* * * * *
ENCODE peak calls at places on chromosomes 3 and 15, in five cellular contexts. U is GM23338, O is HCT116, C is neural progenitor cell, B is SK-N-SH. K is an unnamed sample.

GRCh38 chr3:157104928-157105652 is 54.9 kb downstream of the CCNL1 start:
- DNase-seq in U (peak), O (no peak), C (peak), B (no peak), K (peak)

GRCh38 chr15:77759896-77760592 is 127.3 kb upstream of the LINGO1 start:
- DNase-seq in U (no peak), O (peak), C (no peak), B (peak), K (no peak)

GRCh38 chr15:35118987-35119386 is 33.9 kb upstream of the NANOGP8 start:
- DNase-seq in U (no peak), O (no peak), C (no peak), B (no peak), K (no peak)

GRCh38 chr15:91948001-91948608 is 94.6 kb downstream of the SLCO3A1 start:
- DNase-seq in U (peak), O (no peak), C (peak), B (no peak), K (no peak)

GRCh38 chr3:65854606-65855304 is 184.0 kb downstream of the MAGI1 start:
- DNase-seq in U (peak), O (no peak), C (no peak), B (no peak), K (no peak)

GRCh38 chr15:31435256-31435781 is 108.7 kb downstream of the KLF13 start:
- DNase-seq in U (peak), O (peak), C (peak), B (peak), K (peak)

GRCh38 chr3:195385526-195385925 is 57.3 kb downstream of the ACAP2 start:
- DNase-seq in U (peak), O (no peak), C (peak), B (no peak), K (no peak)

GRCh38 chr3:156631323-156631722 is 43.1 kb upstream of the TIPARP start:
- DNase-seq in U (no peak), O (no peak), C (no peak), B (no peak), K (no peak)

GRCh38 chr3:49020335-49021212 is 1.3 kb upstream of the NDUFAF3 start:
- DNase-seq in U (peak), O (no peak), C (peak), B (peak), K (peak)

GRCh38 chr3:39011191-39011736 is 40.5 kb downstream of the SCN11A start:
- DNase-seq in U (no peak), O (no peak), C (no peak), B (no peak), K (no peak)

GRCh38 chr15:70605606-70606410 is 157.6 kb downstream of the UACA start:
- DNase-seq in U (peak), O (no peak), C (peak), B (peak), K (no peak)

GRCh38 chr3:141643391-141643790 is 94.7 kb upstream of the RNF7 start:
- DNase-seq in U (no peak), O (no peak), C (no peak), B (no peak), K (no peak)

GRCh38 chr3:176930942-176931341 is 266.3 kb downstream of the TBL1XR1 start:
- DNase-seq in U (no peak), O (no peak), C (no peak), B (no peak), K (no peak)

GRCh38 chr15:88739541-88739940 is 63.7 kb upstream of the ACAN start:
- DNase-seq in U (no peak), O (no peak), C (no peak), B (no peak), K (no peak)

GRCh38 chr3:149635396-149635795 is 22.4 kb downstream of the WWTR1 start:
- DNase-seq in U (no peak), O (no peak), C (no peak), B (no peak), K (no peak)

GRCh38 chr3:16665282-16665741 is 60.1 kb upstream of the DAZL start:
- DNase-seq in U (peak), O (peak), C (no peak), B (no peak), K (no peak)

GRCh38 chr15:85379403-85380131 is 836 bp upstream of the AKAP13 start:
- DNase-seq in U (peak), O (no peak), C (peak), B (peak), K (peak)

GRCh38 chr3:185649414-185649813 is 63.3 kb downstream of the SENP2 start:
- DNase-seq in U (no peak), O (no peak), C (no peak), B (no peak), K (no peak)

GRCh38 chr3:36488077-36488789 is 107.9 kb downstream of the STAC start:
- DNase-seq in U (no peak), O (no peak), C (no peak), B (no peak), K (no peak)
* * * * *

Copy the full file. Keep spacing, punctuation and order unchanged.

ENCODE peak calls at places on chromosomes 3 and 15, in five cellular contexts. U is GM23338, O is HCT116, C is neural progenitor cell, B is SK-N-SH. K is an unnamed sample.

GRCh38 chr3:157104928-157105652 is 54.9 kb downstream of the CCNL1 start:
- DNase-seq in U (peak), O (no peak), C (peak), B (no peak), K (peak)

GRCh38 chr15:77759896-77760592 is 127.3 kb upstream of the LINGO1 start:
- DNase-seq in U (no peak), O (peak), C (no peak), B (peak), K (no peak)

GRCh38 chr15:35118987-35119386 is 33.9 kb upstream of the NANOGP8 start:
- DNase-seq in U (no peak), O (no peak), C (no peak), B (no peak), K (no peak)

GRCh38 chr15:91948001-91948608 is 94.6 kb downstream of the SLCO3A1 start:
- DNase-seq in U (peak), O (no peak), C (peak), B (no peak), K (no peak)

GRCh38 chr3:65854606-65855304 is 184.0 kb downstream of the MAGI1 start:
- DNase-seq in U (peak), O (no peak), C (no peak), B (no peak), K (no peak)

GRCh38 chr15:31435256-31435781 is 108.7 kb downstream of the KLF13 start:
- DNase-seq in U (peak), O (peak), C (peak), B (peak), K (peak)

GRCh38 chr3:195385526-195385925 is 57.3 kb downstream of the ACAP2 start:
- DNase-seq in U (peak), O (no peak), C (peak), B (no peak), K (no peak)

GRCh38 chr3:156631323-156631722 is 43.1 kb upstream of the TIPARP start:
- DNase-seq in U (no peak), O (no peak), C (no peak), B (no peak), K (no peak)

GRCh38 chr3:49020335-49021212 is 1.3 kb upstream of the NDUFAF3 start:
- DNase-seq in U (peak), O (no peak), C (peak), B (peak), K (peak)

GRCh38 chr3:39011191-39011736 is 40.5 kb downstream of the SCN11A start:
- DNase-seq in U (no peak), O (no peak), C (no peak), B (no peak), K (no peak)

GRCh38 chr15:70605606-70606410 is 157.6 kb downstream of the UACA start:
- DNase-seq in U (peak), O (no peak), C (peak), B (peak), K (no peak)

GRCh38 chr3:141643391-141643790 is 94.7 kb upstream of the RNF7 start:
- DNase-seq in U (no peak), O (no peak), C (no peak), B (no peak), K (no peak)

GRCh38 chr3:176930942-176931341 is 266.3 kb downstream of the TBL1XR1 start:
- DNase-seq in U (no peak), O (no peak), C (no peak), B (no peak), K (no peak)

GRCh38 chr15:88739541-88739940 is 63.7 kb upstream of the ACAN start:
- DNase-seq in U (no peak), O (no peak), C (no peak), B (no peak), K (no peak)

GRCh38 chr3:149635396-149635795 is 22.4 kb downstream of the WWTR1 start:
- DNase-seq in U (no peak), O (no peak), C (no peak), B (no peak), K (no peak)

GRCh38 chr3:16665282-16665741 is 60.1 kb upstream of the DAZL start:
- DNase-seq in U (peak), O (peak), C (no peak), B (no peak), K (no peak)

GRCh38 chr15:85379403-85380131 is 836 bp upstream of the AKAP13 start:
- DNase-seq in U (peak), O (no peak), C (peak), B (peak), K (peak)

GRCh38 chr3:185649414-185649813 is 63.3 kb downstream of the SENP2 start:
- DNase-seq in U (no peak), O (no peak), C (no peak), B (no peak), K (no peak)

GRCh38 chr3:36488077-36488789 is 107.9 kb downstream of the STAC start:
- DNase-seq in U (no peak), O (no peak), C (no peak), B (no peak), K (no peak)